Maris McCulley works harder than any one person should have to in a Broadway musical.
As Elle Woods, the pink-loving sorority girl who applies to Harvard just to follow a boyfriend, she’s one of the biggest reasons to see the national touring company of “Legally Blonde,” which stopped at the Orpheum Theatre Tuesday night.
Marching through song after song after song, McCulley makes the audience root for a girl who, face it, probably doesn’t have blonde roots but embraces them anyway.
Elle is an unlikely underdog – a moneyed UCLA grad who appears to have more than enough. But she wants the guy – the caddish Warner (James Oblak) who believes she isn’t marriage material. More Marilyn than Jackie, she’s hardly the kind of woman who could be first lady – or so he thinks. He goes off to Harvard and after some serious study she gets in.
The two wind up in the same law classes, get prized internships and see just how right – or wrong – they are for each other.
Directed by Jeffrey B. Moss, the new production plays out almost entirely in front of huge video screens. That’s a great cost-saver for a touring production but, at times, those projections get things wrong. The lyrics talk about a 2015 graduation date; the screens show a 2017 calendar. The concept is efficient. It just needs to be fixed.
Thankfully, the actors whirling and spinning in front of those screens are more than diverting.
Elle has a Greek chorus that follows her just about everywhere. And when she gets depressed, she heads to a salon where a sassy stylist named Paulette (Jill Taylor Anthony) offers sage advice. Lessons learned at the hairdresser’s pay dividends when Elle enters the courtroom.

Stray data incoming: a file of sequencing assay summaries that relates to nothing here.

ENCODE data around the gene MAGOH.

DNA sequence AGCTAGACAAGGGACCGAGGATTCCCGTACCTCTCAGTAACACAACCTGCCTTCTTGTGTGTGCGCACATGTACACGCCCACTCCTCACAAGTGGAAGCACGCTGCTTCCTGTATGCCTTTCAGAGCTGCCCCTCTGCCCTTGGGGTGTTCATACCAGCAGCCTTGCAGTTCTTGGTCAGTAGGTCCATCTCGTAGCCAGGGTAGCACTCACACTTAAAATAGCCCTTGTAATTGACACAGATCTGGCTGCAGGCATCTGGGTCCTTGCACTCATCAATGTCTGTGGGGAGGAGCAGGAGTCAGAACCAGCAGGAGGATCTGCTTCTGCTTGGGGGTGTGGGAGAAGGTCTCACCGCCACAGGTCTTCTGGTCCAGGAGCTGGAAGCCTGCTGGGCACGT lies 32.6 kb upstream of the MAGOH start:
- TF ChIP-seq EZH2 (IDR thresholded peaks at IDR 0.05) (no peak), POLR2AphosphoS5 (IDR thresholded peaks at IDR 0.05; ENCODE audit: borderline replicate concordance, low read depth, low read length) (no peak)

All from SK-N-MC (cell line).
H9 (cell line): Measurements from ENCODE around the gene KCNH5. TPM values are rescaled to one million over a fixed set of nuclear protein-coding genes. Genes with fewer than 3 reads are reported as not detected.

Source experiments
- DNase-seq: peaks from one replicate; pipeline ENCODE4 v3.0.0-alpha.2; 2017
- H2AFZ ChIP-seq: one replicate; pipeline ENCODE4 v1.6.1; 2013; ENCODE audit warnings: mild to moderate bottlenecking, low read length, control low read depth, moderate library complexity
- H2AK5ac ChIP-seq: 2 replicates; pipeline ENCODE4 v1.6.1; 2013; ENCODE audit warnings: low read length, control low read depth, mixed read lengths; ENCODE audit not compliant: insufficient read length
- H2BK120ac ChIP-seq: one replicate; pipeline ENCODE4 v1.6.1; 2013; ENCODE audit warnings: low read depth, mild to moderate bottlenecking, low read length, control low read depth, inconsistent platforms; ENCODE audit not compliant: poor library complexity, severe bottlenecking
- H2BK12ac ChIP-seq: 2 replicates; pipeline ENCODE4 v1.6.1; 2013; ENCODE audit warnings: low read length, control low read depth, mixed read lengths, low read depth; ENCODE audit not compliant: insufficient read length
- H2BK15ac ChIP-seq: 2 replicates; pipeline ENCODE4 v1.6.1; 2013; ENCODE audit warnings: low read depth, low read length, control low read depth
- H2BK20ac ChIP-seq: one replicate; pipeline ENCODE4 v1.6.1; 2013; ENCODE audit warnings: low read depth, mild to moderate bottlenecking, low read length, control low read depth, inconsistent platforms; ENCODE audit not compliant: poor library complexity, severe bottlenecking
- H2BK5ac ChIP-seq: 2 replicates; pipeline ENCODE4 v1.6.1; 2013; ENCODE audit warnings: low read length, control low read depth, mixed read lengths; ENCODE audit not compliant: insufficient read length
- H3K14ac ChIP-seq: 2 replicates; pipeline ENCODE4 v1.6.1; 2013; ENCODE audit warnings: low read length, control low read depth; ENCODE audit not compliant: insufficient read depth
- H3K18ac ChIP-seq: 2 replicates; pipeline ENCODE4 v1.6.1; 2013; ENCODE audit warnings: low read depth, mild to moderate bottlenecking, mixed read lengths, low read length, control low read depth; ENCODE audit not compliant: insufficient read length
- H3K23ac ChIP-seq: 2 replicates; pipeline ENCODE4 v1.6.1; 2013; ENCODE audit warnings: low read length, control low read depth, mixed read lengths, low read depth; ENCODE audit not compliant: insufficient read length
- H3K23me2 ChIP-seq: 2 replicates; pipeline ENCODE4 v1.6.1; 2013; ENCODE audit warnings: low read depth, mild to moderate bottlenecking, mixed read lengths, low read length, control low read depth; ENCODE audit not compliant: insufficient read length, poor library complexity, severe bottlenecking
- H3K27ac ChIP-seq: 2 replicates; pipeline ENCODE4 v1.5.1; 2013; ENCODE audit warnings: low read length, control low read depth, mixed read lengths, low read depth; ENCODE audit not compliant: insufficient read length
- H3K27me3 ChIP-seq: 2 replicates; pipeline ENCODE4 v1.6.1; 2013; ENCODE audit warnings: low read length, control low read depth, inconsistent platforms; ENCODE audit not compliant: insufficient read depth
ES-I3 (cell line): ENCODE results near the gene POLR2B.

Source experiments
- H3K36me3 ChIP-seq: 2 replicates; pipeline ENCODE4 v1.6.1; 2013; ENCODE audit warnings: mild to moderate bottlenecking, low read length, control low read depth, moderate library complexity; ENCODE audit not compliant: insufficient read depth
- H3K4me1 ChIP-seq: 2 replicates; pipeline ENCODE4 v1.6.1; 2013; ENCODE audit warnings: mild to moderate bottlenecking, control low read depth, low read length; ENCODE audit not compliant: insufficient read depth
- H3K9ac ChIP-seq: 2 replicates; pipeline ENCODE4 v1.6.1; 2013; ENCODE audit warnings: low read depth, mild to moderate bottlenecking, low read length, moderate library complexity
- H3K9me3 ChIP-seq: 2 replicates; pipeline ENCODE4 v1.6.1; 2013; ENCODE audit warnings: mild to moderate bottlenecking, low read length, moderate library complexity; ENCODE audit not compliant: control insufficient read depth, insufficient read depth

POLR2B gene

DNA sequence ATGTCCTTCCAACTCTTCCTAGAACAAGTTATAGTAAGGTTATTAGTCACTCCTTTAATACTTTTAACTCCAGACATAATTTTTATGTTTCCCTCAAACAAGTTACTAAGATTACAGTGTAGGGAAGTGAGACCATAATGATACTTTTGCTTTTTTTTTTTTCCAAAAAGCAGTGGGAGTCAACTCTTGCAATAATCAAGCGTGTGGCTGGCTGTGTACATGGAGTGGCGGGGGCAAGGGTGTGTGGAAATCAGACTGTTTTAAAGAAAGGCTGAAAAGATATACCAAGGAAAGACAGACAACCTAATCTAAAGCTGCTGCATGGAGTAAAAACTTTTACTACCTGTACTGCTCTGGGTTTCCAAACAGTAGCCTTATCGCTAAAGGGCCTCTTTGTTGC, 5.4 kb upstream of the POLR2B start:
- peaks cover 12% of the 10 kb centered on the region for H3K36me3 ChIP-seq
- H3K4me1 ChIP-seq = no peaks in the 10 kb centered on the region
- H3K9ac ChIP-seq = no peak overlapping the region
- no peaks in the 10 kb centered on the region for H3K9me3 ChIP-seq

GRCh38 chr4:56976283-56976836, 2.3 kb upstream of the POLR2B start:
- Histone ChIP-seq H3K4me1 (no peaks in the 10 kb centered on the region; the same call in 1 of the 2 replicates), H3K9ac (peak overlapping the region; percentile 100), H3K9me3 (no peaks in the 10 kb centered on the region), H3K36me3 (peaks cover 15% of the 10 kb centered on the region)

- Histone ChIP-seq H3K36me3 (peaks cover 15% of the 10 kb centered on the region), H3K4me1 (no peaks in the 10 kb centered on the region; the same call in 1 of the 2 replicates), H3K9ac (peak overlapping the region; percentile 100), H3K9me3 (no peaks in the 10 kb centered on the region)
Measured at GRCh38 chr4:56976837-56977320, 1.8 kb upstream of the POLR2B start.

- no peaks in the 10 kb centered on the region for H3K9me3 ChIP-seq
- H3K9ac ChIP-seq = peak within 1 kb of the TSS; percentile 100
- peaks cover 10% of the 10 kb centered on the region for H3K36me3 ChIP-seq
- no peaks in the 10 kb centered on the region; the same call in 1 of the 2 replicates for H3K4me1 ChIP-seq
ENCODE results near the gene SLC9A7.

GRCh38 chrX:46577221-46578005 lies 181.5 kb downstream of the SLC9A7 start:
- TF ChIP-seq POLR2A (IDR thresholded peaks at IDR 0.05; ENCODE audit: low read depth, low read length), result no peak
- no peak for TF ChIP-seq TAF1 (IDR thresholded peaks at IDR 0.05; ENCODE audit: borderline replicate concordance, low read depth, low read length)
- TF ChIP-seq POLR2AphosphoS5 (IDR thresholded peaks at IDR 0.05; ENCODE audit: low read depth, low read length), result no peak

She’s part of a team hired to defend an exercise guru (the superb Megan Hoxie) accused of killing her husband. Choreographer Bob Richard stages a super prison yard aerobics session that brings out the best in all the dancers.
Then, it’s just a matter of time before Elle figures out how to clear the defendant, shoot to the top of the class and win the guy. The guy, however, isn’t Warner. The law professor’s assistant Emmett (Woody Minshew) has become a trusted friend and, yes, sparks fly.
While parts of the musical seem dated (and derogatory), a #metoo theme emerges in the final minutes. It redeems a lot and gives Elle even more courage to press on.
Surrounded by a workmanlike supporting cast, McCulley towers – until Dorian Quinn shows up as a UPS man who captures Paulette’s attention. With a handful of scenes and some great physical shtick, he manages to steal his part of the show, solidify his character and get big, big laughs.
He’s the last-minute surprise who works almost as well as the bend-and-snap defense.
Even though this “Legally Blonde” thrives on stereotypes (particularly in those courtroom scenes), it doesn’t cellphone it in where it really counts. The show has a lot of energy and a pair of performances that, omigod, make you glad you saw what some touring actors can do.
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